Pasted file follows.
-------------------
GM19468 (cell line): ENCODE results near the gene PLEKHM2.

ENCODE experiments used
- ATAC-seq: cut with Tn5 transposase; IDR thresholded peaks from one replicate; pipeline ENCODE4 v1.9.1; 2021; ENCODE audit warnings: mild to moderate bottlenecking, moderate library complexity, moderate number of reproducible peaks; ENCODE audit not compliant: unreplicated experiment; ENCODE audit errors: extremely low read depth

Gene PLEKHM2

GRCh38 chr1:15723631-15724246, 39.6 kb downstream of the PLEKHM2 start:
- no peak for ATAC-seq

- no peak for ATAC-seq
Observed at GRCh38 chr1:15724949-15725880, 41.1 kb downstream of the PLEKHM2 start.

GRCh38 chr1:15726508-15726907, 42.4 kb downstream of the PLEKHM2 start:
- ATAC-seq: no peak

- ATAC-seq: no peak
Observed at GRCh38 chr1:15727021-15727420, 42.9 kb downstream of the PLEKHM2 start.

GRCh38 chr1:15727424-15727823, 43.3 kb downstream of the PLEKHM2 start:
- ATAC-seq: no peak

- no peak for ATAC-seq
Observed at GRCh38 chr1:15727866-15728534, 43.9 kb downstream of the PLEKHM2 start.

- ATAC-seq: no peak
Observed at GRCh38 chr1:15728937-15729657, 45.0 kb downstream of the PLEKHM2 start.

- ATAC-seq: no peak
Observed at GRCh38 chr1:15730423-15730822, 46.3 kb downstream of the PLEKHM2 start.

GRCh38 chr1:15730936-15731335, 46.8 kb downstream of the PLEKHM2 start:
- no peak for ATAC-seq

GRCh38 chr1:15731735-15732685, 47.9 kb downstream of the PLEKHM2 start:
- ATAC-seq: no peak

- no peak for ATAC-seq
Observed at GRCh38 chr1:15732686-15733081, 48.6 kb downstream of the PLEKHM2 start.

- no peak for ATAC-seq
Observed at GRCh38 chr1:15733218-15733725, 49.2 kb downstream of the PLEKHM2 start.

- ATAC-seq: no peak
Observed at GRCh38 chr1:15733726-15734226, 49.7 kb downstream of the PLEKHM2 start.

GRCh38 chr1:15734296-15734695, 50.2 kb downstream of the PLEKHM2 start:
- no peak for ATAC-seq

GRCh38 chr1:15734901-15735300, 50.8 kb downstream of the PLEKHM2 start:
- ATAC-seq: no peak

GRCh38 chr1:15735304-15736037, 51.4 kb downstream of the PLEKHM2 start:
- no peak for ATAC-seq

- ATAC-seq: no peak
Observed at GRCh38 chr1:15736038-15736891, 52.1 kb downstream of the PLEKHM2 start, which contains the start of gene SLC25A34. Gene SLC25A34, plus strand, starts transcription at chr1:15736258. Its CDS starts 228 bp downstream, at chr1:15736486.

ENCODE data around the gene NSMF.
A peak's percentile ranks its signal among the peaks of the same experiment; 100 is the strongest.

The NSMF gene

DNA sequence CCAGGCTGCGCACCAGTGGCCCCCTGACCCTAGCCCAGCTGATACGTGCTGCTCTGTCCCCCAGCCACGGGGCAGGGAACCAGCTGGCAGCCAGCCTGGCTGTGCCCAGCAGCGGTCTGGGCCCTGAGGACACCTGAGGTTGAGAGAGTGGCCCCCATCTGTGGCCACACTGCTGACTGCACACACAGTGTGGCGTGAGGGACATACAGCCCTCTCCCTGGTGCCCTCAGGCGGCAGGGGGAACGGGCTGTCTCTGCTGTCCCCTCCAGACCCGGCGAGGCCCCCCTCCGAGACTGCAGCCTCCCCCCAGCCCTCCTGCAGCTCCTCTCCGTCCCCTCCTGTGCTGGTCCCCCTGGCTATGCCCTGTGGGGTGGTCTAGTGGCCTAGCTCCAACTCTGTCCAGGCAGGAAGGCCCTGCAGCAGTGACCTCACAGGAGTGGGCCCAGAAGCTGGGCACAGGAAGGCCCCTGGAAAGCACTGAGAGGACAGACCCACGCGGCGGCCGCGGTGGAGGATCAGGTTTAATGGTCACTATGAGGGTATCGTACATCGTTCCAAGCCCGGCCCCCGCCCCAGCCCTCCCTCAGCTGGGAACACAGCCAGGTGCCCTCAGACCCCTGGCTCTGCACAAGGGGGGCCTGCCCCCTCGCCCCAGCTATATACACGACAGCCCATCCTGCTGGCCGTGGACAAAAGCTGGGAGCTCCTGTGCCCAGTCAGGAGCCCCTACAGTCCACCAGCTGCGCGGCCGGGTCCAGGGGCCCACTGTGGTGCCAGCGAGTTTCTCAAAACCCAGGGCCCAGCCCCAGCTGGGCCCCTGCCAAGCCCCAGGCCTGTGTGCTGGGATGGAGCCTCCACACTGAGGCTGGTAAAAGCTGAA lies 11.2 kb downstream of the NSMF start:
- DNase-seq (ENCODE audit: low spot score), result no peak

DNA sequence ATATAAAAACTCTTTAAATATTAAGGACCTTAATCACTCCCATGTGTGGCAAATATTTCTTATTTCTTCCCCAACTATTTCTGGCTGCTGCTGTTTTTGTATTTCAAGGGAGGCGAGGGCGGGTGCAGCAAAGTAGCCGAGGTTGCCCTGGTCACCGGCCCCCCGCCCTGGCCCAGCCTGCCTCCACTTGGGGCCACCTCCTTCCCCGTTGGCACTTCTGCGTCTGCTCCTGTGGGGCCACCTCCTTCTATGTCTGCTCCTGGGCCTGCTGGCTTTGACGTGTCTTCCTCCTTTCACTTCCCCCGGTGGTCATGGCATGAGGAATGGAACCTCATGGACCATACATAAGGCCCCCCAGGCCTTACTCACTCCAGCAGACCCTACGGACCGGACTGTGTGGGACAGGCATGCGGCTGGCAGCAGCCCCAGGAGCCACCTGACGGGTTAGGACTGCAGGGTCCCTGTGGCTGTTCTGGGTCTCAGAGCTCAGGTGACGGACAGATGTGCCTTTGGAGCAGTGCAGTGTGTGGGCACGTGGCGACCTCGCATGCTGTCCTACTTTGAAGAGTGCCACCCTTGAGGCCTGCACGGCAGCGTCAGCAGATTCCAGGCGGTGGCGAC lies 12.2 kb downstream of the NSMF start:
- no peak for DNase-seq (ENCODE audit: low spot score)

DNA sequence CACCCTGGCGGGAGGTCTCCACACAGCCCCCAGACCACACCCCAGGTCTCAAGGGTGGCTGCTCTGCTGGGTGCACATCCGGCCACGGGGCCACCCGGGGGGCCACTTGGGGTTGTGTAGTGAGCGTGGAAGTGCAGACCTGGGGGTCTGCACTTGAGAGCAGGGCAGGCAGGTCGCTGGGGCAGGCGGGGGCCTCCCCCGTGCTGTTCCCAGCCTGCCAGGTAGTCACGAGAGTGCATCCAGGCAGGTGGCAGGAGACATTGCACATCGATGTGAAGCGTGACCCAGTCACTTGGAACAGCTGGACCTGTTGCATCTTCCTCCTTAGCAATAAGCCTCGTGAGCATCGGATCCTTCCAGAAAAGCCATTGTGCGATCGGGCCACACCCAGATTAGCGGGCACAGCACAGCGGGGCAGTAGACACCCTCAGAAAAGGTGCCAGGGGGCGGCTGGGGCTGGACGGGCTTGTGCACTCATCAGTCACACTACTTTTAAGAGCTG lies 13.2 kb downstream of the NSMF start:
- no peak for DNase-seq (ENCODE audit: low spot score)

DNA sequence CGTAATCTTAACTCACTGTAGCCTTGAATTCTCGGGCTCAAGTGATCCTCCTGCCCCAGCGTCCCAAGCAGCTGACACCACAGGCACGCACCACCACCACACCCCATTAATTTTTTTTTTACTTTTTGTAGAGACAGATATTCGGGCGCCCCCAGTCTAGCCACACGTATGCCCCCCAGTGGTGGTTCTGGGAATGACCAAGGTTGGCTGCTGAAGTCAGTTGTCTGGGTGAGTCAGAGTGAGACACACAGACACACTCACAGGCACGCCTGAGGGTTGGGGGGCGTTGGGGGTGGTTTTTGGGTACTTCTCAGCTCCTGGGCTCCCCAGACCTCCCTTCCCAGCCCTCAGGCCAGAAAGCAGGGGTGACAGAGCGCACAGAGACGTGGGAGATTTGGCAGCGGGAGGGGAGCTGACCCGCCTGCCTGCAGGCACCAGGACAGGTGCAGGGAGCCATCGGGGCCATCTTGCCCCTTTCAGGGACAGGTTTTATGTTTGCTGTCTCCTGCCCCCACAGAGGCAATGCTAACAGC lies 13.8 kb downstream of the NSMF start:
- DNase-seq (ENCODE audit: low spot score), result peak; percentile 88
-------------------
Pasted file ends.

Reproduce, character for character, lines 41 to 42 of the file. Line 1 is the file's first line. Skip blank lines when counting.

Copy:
The NSMF gene

DNA sequence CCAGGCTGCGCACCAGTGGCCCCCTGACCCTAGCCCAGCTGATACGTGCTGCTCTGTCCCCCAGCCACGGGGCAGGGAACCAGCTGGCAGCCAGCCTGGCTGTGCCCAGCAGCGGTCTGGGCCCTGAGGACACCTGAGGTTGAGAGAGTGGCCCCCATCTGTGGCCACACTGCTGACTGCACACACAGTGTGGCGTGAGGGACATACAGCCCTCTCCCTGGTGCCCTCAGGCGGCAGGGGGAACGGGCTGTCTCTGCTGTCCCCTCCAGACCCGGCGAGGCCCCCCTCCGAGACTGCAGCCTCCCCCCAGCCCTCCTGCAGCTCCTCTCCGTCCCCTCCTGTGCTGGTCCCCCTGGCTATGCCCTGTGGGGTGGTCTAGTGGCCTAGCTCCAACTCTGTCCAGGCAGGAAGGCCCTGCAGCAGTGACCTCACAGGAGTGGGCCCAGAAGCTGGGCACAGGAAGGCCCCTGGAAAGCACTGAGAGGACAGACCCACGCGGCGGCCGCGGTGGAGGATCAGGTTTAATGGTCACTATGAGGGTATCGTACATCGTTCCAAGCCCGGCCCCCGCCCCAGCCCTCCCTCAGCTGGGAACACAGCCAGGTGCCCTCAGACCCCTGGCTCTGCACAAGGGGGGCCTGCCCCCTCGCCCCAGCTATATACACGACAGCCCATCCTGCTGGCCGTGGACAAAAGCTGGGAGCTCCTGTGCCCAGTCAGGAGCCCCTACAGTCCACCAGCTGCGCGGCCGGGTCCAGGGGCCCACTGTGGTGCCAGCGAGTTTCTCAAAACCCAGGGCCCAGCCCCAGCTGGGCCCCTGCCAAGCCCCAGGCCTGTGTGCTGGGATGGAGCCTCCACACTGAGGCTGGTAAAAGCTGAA lies 11.2 kb downstream of the NSMF start: